It takes quite a long time to adjust the valve lash on all of your valve because you will need to continuously turn the engine with a wrench on your crank shaft bolt until the intake is open and then adjust the exhaust valve and then turn again until the exhaust valve is open and adjust the intake valve for each cylinder. It is important to take your time and do this right. Some people suggest shortcuts like when the number 1 intake valve is open you can adjust other valves too but I strongly suggest you don’t do this because you could lose track of what you are doing. Just do each piston and its valves and move on to the next cylinder and its valves and when you are done you will be sure you got it right. If not go back and test a few (especially on solid lifters.. double check).
Tightening The Rocker Nut
Now for Hydraulic Lifters the normal process is find the back side of the camshaft so the valve is not being compressed and then tighten down the rocker nut until the rocker is not wobbling and is tight and then give the nut a 180 degree or half turn.
On a Solid Lifter you find the back side of the camshaft and tighten down the rocker nut until it is just touching. Then you back the nut off so there is room between the top of the valve stem and the rocker. Then you use a feeler gauge like you use to set points or spark plugs and you set it at about 20 to 30 thousandths of an inch. You need to check your manufacturer for the correct feeler gauge to use.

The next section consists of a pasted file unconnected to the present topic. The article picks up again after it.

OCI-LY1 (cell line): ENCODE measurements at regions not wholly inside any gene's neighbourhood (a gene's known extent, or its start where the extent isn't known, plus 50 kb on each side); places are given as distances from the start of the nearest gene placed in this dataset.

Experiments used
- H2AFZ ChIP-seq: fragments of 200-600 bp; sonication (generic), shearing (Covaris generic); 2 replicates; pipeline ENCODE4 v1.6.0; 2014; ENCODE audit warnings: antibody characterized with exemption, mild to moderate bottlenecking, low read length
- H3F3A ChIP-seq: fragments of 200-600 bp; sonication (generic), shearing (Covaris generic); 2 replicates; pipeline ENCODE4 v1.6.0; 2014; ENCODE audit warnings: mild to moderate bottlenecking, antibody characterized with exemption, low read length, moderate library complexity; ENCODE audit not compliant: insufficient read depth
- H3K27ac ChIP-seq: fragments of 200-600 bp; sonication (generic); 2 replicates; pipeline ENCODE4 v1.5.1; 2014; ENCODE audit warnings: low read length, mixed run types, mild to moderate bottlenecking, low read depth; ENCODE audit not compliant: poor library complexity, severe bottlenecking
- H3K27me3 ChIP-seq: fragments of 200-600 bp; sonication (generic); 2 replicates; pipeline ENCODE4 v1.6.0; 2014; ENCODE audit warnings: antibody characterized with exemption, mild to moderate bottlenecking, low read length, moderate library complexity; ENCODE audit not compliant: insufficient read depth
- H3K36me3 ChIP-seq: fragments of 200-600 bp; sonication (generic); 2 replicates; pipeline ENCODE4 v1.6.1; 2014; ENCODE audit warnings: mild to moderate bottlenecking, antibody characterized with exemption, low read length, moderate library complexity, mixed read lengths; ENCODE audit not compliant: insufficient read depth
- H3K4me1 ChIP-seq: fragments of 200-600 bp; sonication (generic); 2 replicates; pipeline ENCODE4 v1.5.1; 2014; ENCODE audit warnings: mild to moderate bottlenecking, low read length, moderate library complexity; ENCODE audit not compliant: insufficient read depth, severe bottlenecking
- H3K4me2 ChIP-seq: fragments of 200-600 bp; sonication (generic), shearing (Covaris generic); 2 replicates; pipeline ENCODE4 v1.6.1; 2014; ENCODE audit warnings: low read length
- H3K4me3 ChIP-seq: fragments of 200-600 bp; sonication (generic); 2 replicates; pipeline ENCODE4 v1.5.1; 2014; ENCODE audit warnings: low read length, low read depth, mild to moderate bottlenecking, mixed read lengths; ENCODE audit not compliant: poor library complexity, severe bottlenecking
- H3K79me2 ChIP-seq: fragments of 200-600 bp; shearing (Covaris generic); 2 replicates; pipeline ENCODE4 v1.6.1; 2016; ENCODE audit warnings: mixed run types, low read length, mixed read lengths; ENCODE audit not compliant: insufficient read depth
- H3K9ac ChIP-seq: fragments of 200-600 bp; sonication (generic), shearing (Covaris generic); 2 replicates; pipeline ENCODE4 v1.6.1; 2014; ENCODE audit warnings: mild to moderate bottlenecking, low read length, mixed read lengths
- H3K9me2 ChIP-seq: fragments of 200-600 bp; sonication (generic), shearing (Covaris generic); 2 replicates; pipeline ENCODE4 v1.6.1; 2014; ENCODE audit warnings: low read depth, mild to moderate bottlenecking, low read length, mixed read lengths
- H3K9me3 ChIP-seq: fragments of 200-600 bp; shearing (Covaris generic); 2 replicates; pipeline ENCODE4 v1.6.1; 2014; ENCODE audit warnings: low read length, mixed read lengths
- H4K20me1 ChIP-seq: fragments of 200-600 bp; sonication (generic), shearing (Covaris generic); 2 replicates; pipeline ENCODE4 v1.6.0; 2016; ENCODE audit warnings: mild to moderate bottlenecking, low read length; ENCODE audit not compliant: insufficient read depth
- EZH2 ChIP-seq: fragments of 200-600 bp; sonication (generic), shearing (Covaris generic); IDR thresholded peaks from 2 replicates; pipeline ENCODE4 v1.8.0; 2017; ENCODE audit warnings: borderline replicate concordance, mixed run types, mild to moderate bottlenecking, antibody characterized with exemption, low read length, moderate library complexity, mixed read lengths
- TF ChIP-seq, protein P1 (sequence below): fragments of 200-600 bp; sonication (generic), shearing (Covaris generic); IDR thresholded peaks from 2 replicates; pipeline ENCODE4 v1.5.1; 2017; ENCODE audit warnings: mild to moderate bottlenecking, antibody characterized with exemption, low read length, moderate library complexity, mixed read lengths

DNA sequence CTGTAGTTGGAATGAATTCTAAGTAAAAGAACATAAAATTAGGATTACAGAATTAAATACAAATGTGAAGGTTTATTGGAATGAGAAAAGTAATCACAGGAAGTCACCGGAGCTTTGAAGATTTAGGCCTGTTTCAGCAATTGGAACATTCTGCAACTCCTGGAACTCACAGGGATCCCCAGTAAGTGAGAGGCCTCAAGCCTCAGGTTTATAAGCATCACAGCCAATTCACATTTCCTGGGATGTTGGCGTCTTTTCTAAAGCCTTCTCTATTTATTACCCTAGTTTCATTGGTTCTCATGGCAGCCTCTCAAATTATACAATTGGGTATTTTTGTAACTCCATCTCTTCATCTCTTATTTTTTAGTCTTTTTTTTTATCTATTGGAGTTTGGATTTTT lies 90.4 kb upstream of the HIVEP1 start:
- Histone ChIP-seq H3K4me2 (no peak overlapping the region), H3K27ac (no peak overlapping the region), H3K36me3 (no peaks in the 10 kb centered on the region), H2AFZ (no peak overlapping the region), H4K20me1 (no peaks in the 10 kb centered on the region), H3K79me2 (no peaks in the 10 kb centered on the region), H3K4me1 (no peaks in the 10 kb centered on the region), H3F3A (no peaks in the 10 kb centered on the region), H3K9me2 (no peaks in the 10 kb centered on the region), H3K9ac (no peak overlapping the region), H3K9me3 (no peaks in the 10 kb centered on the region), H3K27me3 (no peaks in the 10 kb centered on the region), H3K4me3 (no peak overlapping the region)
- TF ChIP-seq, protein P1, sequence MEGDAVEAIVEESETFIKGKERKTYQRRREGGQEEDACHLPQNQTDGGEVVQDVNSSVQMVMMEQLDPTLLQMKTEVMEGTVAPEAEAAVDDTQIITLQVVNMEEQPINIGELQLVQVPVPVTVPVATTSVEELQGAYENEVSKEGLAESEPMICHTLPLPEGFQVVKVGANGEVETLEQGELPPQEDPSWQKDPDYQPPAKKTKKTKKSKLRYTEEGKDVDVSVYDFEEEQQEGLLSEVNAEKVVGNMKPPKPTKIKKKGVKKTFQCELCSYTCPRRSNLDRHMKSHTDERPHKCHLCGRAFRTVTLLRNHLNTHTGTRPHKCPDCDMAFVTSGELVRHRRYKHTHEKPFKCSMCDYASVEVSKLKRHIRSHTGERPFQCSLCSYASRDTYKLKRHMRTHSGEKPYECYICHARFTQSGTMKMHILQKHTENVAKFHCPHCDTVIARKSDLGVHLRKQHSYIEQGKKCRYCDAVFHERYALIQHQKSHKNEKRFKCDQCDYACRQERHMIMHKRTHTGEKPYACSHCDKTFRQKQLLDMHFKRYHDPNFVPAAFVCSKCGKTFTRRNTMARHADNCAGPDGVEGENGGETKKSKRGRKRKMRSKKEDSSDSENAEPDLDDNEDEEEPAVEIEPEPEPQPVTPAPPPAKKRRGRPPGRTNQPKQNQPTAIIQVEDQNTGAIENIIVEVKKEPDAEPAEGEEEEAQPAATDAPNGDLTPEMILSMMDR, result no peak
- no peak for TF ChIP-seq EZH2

So, on Solid Lifters you are setting a Gap and on Hydraulic Lifters you are tightening the rocker arm down just enough that the rocker arm touches without pressure and then giving it another half turn.
This process is time consuming and if done wrong can cause a variety of problems for your engine. Everything from poor performance to physical damage. Reading Documentation from your manufacture is important when setting your valve lash just like any other setting on your engine. If you have doubts about anything the manufacture should have a way to contact their help desk or maybe even online information and videos for your specific product.
The skill level of performing this task is pretty low but it can take some time and is repetitive.
I also suggest that you remove your spark plugs to reduce the resistance you will have when turning the crank.